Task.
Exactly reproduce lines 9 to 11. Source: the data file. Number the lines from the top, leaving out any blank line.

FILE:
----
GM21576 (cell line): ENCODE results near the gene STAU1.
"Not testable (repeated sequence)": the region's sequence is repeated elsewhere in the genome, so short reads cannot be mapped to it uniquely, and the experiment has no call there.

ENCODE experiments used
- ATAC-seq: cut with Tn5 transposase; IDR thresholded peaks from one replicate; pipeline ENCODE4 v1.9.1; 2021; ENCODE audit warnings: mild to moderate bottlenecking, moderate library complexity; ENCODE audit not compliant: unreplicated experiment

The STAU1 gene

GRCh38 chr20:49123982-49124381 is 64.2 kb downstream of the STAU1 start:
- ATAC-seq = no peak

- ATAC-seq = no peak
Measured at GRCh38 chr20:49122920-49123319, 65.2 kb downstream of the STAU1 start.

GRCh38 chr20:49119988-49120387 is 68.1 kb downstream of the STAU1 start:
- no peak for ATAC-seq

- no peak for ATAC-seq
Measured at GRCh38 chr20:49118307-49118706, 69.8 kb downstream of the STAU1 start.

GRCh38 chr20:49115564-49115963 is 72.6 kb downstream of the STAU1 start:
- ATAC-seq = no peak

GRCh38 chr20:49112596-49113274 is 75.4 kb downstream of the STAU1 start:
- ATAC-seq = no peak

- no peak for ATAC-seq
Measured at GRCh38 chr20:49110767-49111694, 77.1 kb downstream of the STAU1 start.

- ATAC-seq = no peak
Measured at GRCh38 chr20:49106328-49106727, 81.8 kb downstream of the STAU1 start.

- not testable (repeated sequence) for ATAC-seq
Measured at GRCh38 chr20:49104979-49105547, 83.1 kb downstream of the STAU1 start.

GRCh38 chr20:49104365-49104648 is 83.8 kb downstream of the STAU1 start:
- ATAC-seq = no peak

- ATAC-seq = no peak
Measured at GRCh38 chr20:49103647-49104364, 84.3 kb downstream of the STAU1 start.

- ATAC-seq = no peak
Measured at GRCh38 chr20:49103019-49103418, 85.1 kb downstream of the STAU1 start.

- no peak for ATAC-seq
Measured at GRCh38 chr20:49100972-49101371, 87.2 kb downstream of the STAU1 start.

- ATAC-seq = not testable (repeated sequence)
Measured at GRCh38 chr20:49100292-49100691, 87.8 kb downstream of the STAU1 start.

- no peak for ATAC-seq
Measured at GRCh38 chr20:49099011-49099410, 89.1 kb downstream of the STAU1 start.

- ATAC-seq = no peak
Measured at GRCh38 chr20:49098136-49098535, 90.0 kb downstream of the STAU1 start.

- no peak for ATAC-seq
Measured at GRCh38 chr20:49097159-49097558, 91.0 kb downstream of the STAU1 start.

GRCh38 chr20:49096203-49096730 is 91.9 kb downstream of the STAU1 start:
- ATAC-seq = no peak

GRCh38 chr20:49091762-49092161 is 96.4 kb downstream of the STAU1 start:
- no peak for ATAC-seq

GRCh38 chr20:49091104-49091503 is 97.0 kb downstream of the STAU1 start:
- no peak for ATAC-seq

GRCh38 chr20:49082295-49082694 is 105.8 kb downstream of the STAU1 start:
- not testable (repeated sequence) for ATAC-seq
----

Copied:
Measured at GRCh38 chr20:49122920-49123319, 65.2 kb downstream of the STAU1 start.

GRCh38 chr20:49119988-49120387 is 68.1 kb downstream of the STAU1 start:
- no peak for ATAC-seq